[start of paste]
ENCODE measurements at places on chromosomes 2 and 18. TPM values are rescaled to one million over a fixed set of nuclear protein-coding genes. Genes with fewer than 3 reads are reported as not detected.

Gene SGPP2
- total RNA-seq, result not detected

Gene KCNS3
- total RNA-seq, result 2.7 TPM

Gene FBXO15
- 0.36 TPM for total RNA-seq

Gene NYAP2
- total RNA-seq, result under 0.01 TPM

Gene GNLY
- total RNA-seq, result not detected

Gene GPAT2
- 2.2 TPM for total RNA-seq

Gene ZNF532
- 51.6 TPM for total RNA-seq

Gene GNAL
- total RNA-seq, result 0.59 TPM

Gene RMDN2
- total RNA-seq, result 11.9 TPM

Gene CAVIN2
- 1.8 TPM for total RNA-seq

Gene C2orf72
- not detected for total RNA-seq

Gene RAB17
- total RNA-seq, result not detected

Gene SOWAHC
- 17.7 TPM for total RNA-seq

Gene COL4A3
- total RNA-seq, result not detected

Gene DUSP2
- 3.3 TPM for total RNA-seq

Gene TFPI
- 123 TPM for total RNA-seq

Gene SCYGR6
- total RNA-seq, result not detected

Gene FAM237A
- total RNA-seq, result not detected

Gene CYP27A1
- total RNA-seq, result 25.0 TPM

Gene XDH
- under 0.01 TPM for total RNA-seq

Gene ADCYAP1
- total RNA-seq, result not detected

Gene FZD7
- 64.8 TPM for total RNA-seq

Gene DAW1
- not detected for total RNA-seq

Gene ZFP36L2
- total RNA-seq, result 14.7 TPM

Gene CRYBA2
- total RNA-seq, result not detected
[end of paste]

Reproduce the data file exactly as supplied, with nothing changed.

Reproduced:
ENCODE measurements at places on chromosomes 2 and 18. TPM values are rescaled to one million over a fixed set of nuclear protein-coding genes. Genes with fewer than 3 reads are reported as not detected.

Gene SGPP2
- total RNA-seq, result not detected

Gene KCNS3
- total RNA-seq, result 2.7 TPM

Gene FBXO15
- 0.36 TPM for total RNA-seq

Gene NYAP2
- total RNA-seq, result under 0.01 TPM

Gene GNLY
- total RNA-seq, result not detected

Gene GPAT2
- 2.2 TPM for total RNA-seq

Gene ZNF532
- 51.6 TPM for total RNA-seq

Gene GNAL
- total RNA-seq, result 0.59 TPM

Gene RMDN2
- total RNA-seq, result 11.9 TPM

Gene CAVIN2
- 1.8 TPM for total RNA-seq

Gene C2orf72
- not detected for total RNA-seq

Gene RAB17
- total RNA-seq, result not detected

Gene SOWAHC
- 17.7 TPM for total RNA-seq

Gene COL4A3
- total RNA-seq, result not detected

Gene DUSP2
- 3.3 TPM for total RNA-seq

Gene TFPI
- 123 TPM for total RNA-seq

Gene SCYGR6
- total RNA-seq, result not detected

Gene FAM237A
- total RNA-seq, result not detected

Gene CYP27A1
- total RNA-seq, result 25.0 TPM

Gene XDH
- under 0.01 TPM for total RNA-seq

Gene ADCYAP1
- total RNA-seq, result not detected

Gene FZD7
- 64.8 TPM for total RNA-seq

Gene DAW1
- not detected for total RNA-seq

Gene ZFP36L2
- total RNA-seq, result 14.7 TPM

Gene CRYBA2
- total RNA-seq, result not detected